How to keep plants alive during heat wave

How to keep plants alive during heat wave

How to keep plants alive during Oklahoma heat wave

Many Oklahoma gardens look dreadful in the triple digit heat. In order to keep plants healthy, gardeners might need to change their routine. Plants really are just trying to survive. Watering is crucial during the current heat wave. It is important to be conservative and efficient. Watering when it is cooler outside is the best time.

  • If you watered in the afternoon, there will be too much transpiration. You could literally water, and that water simply blows away in a wind or evaporates immediately.
  • Most plants will get the best bang for their buck if they are watered right at the root zone.
  • The goal is to get the foliage to a place where it isn’t wet from the sun. If your sprinkler system is constantly rotating and hitting the foliage every other day, it will cause damage to them.

  • Use an irrigation system, hose, or in-ground system with a dedicated bubbler head at the base of your plant. Pothorst recommends a soaker hose.
  • You can simply put it out there and let it run for about two hours. Then, you can saturate the entire area really well. You can then go out and turn it off, and you will be good for a few days.
  • You should not spray the plants from the top. Cool the plant down by washing off the leaves or spraying pesticides. Keep your foliar watering up until the morning.
  • Foliar watering done in the evening doesn’t dry as fast and can remain on the leaves. This is when mold, fungal and disease problems can occur.
  • If the plant was planted in the last year, it may not have had the time to develop deep roots. They will need more water and care. Hanging plants and potted plants need to be watered frequently.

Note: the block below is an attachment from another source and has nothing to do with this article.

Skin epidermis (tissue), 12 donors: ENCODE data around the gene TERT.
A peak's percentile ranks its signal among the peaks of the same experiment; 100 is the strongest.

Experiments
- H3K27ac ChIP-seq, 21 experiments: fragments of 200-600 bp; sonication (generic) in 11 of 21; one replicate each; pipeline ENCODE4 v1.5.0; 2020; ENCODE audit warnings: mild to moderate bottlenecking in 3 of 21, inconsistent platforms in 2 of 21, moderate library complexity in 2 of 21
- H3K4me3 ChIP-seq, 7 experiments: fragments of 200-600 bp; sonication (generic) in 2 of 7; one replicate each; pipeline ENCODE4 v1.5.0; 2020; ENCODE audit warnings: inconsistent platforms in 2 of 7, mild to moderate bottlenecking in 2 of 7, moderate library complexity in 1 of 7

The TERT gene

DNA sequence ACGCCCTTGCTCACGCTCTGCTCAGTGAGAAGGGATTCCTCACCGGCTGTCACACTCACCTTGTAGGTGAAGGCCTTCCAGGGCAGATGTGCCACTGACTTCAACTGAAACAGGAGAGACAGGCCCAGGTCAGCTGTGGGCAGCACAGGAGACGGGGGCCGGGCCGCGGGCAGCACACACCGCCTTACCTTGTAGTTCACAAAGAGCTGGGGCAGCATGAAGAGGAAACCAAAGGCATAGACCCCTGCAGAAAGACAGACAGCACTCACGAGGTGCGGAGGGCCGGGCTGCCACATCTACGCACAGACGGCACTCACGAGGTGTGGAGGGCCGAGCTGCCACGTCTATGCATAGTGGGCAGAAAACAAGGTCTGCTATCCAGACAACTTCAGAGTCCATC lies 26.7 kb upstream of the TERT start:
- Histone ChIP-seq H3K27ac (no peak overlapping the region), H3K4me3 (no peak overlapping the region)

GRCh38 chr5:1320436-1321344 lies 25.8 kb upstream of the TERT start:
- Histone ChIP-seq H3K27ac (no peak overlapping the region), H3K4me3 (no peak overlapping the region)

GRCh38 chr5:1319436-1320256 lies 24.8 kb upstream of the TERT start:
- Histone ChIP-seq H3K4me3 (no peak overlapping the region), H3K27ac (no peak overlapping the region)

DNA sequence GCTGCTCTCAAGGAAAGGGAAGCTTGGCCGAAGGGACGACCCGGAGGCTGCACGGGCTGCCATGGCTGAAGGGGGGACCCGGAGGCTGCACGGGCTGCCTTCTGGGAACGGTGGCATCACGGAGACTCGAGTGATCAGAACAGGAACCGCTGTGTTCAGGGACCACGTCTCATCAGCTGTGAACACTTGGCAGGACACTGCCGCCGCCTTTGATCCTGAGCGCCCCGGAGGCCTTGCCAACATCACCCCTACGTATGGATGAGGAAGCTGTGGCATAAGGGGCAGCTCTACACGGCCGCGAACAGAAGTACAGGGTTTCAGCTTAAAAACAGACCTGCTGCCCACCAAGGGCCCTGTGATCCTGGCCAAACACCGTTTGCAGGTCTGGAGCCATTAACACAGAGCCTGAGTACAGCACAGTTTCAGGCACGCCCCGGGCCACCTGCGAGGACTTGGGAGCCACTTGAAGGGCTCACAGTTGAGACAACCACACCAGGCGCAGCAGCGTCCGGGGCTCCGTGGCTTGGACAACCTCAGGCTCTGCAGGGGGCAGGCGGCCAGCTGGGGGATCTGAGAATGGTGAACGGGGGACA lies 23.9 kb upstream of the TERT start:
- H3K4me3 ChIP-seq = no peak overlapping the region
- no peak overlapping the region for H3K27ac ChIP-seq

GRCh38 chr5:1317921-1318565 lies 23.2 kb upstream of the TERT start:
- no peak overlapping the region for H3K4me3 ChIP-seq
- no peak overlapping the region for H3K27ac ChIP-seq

• They have less soil that contains water from where they can draw. They dry out quickly, especially when it’s windy.
  • It can be difficult to distinguish between over and underwatering. Both have yellowish or dry, crispy leaves. The best way to tell if your plants need watering is to remove the mulch, place your finger in the dirt, and then pull the plant out. The plant will need watering if your finger is clean and dry. Wait a few days if your finger is filthy.
  • Lawns and plants don’t want to be fertilized. This will be more effective and efficient in the Fall.
  • They don’t need a nudge telling them right now to work harder at this heat to produce more flowers or fruit or lush green turf.
  • If plants are able to grow new growth and go through the process, they will be tender and soft right now. It will then just fry in sunlight.
  • Put away your pruning shears unless cutting down dead foliage.
  • Cut back to the base and given a new start. But be cautious about pruning evergreens and some shrubs.”
  • There are many deciduous trees that you can prune now, such as oaks and elms, and other things like this. If in doubt, he would recommend waiting until fall.
  • Although the plants might not be hungry right now, there are still pests. You’ll see white flies, spider mites, and budworms right now.
  • If you have lots and lots of buds that never bloom or look worn out, it’s possible that a Bud Worm is to blame.
  • Vater suggested that the first method of attack is to pick up the worms and spray them with a hose. An organic bug spray is an option if that fails.

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